Benedictum’s third album ‘Dominion’ (released in 2010) presented a huge step forward for the US power metal outfit. Their first release for Frontiers Records afforded the band a bigger budget than their previous and Benedictum seemed to relish this new beginning. While the lyrics left much to be desired, musically it wasn’t a complete loss, including some impressive riffs throughout, bolstered by more than a few chunky drum parts. ‘Dominion’ wasn’t an especially great record, but by comparison, 2013’s ‘Obey’ is a crushing disappointment.
Right from the beginning of this record, it is clear there’s something amiss. The riffs are still as solid as can be on occasion, but there’s absolutely nothing to back those up. The drum sound in particular is incredibly weak; Benedictum’s previous drummer Mikey Pannone was the strongest musician on ‘Dominion’ and without him, the band sounds like a shadow of their former selves. While Rikard Stjernquist sounds as if he’s playing his heart out, the presence of his kit in the end mix leaves much to be desired. His snares are thin, his bass drum sound depressingly thinner. During the hugely bombastic, quasi-orchestrated parts of ‘Scream’, in particular – a track where he ought to sound like a proverbial truck – his drums rattle away with all the weight of a pre-programmed track, sounding as if intended as a temporary measure. Moving away from the rhythm section, the song writing is gut-wrenchingly embarrassing –its primary concerns being battles, evil and other sub-Manowar rubbish. Clearly, Benedictum haven’t improved in the lyrical department in the years since ‘Dominion’.
‘Fractured’ throws out staccato riffs by the dozen during its intro, but again a thin drum makes their efforts almost pointless, while vocalist Veronica Freeman tries her best to tap into a growling old-school metal vocal. Her voice – all growl and no real charm – kills any enjoyment that may have been left in this rather sorry tune, while the gang vocals (repeated shouts of “Fractured! Fractured!”) are just funny. This isn’t as funny as the title cut, however, where Freeman bellows “Kneel down before me, for I can make it so / Prostrate before me, before I can let you go … You don’t breathe unless I say, YOU WILL OBEY!”, over chest-beating, full bore metallic riffs from the file marked “Use before 1992”. …And there’s the noise of a whip being cracked to top things off, because obviously that’s going to make this sound more plausible.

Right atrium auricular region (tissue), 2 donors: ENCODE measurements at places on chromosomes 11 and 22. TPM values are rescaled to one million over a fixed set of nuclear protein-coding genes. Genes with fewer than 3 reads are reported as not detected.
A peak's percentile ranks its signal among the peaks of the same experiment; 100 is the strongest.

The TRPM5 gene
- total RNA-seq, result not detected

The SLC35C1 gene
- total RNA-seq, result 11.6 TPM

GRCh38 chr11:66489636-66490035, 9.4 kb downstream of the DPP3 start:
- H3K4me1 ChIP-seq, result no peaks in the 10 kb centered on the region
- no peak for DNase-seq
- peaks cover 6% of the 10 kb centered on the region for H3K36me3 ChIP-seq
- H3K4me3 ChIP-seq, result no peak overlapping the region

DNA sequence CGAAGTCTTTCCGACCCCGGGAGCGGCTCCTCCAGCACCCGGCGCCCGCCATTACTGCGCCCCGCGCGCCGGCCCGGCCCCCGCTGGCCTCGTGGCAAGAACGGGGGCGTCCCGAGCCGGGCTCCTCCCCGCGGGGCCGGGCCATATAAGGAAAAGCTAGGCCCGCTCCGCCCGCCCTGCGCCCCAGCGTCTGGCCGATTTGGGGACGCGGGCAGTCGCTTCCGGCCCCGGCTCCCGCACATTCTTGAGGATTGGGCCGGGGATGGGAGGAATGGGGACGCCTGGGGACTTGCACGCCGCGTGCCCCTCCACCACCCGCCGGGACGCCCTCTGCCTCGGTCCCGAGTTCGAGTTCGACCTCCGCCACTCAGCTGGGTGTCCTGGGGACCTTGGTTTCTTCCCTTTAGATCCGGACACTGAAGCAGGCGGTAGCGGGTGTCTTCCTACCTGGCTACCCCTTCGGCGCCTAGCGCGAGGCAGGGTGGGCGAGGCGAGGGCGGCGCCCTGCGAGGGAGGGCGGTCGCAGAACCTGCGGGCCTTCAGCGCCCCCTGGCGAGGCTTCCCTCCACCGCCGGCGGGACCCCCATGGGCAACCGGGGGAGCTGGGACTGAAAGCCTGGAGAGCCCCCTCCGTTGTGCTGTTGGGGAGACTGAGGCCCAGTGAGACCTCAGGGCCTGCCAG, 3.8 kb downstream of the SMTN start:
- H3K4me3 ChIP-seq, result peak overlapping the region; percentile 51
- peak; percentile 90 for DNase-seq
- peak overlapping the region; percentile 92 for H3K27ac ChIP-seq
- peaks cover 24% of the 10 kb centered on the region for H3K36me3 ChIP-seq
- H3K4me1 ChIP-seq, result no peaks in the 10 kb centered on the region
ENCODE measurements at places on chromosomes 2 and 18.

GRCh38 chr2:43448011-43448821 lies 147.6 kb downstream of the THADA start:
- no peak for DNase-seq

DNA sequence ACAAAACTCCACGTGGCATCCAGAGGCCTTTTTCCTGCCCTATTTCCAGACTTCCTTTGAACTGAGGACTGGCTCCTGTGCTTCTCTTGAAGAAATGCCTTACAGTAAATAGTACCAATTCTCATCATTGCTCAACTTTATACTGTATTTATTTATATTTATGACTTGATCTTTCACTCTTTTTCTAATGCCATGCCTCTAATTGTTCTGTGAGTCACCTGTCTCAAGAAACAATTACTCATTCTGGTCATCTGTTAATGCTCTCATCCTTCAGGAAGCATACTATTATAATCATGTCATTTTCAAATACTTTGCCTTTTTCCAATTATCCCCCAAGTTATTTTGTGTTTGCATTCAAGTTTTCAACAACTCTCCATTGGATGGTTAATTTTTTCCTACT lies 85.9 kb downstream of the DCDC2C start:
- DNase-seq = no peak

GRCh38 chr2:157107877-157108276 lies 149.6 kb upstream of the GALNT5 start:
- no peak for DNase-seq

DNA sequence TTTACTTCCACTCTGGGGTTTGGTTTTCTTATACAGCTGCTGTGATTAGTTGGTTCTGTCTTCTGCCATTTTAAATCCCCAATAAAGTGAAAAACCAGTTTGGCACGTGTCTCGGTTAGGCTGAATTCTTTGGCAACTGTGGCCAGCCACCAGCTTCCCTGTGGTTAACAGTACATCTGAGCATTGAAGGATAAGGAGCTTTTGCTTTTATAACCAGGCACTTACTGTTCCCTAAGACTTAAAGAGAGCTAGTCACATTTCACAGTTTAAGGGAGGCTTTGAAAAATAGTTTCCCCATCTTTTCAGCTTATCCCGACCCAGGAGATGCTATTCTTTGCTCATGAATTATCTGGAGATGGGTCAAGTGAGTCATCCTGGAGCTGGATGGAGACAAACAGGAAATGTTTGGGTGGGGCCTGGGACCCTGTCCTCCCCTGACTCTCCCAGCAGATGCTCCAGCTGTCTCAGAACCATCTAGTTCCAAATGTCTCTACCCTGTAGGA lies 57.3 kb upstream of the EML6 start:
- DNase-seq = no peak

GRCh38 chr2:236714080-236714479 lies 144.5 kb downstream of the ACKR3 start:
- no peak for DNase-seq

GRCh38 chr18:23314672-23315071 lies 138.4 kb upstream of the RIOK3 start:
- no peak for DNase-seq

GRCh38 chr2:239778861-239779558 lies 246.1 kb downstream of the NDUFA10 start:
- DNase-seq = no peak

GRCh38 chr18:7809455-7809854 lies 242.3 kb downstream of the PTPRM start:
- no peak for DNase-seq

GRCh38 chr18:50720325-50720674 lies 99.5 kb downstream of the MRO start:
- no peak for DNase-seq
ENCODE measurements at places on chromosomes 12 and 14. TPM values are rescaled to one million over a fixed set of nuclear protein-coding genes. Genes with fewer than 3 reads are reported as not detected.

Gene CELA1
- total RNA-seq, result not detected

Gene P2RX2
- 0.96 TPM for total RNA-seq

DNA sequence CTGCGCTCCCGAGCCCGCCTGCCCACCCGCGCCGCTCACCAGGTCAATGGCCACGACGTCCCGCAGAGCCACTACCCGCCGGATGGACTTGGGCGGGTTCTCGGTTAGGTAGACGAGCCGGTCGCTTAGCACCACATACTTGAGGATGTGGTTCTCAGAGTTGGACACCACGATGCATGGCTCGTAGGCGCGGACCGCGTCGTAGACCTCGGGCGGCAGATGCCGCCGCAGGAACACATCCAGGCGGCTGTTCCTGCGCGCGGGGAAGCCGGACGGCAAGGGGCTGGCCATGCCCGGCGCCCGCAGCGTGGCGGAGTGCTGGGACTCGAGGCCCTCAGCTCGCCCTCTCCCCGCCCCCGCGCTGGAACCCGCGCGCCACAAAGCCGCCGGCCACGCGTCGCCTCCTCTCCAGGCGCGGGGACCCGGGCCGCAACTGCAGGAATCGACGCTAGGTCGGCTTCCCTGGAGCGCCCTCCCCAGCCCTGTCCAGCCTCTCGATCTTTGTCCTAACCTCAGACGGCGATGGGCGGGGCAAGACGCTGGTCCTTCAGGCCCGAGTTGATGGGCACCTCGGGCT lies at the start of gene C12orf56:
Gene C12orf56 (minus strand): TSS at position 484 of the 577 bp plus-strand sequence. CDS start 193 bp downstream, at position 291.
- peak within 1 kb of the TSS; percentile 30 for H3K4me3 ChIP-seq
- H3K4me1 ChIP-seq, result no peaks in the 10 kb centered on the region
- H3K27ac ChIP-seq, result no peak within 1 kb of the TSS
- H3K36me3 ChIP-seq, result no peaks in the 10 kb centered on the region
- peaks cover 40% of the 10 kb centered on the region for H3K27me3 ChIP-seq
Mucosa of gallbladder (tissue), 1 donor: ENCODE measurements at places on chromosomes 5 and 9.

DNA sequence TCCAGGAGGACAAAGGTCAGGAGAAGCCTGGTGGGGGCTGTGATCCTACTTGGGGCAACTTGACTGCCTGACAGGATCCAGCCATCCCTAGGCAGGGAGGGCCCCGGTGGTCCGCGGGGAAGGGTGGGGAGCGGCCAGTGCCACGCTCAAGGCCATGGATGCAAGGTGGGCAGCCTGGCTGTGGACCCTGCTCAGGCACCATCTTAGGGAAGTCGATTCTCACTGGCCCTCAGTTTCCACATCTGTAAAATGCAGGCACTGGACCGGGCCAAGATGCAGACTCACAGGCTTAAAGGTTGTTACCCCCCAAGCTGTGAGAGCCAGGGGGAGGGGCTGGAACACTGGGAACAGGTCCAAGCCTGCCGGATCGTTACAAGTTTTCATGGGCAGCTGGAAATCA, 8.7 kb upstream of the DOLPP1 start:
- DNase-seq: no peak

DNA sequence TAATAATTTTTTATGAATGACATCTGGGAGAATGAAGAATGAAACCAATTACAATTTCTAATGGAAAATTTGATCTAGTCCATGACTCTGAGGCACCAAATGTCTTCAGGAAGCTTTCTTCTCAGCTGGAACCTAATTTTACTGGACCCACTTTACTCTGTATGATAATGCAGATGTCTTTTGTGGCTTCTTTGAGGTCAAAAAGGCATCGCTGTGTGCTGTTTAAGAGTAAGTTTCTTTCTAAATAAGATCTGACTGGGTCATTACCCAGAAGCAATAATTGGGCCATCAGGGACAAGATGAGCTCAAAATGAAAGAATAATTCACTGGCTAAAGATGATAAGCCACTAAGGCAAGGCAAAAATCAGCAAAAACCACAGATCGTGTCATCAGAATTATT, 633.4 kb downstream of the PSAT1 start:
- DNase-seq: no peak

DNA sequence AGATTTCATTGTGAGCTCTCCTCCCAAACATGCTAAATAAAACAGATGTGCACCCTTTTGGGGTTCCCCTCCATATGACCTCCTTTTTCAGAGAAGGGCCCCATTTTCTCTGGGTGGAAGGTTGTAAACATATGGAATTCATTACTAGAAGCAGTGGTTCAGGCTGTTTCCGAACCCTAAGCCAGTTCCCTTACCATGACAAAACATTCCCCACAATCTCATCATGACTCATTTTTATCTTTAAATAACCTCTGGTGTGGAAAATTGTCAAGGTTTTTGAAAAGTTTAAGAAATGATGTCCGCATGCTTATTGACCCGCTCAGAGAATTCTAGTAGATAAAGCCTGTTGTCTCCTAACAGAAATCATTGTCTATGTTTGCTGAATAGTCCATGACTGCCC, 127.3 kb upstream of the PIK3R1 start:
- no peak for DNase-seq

A marked improvement, ‘Crossing Over’ is a slow and lumbering Dio-inspired workout, where a combination of meaty riffs and twin leads reign supreme, before Pete Wells tops everything with some nifty fretboard hammering. With a half-memorable chorus included, this shows what Benedictum can do when they try, but even this is flawed. As before, Freeman’s full-throttle metal rasp just isn’t very enjoyable. It takes more than power and volume to win over an audience – there are other important factors like melody to be considered, and when it comes to actual melody, Freeman is, sadly, very much on the losing team.
It’s slightly unnerving when the appearance of Tony Martin can be considered an album highlight, but his appearance on the big ballad ‘Cry’, lifts things considerably. With swathes of synths in place of strings, plus swooping, melodic guitar lines, the track allows a brief glimpse into Benedictum’s melodic side, while Martin cries through a vocal part that – although sub-Queensryche in intent – absolutely stomps over most of this album. ‘Thornz’ also shows a reasonable mix of power and melody on a track that rattles along merrily in the Euro-metal mould, with half-decent tune on the chorus. Since Benedictum prove to be good players here, this should be much better than it actually is – thanks to an oddly mixed vocal, half the chorus lyrics appear almost inaudible. Considering the likes of ‘Scream’ and ‘Obey’, though, maybe that’s for the best… This pair of tunes finally offer something half-listenable for the older metal fan (and gives some indication as to why Benedictum ended up on the Frontiers Records roster), but it’s just not enough; by this point of the album, they’ll have waved goodbye to most listeners.
Like ‘Dominion’, ‘Obey’ is a record that aims only to entertain those who already love power metal, but given the thin production sound and frankly laughable songs, it’s unlikely that even power metal lovers would have any time for this. ‘Obey’ is a bad record, the kind of thing that gets metal laughed at – it’s a shame no parody was intended.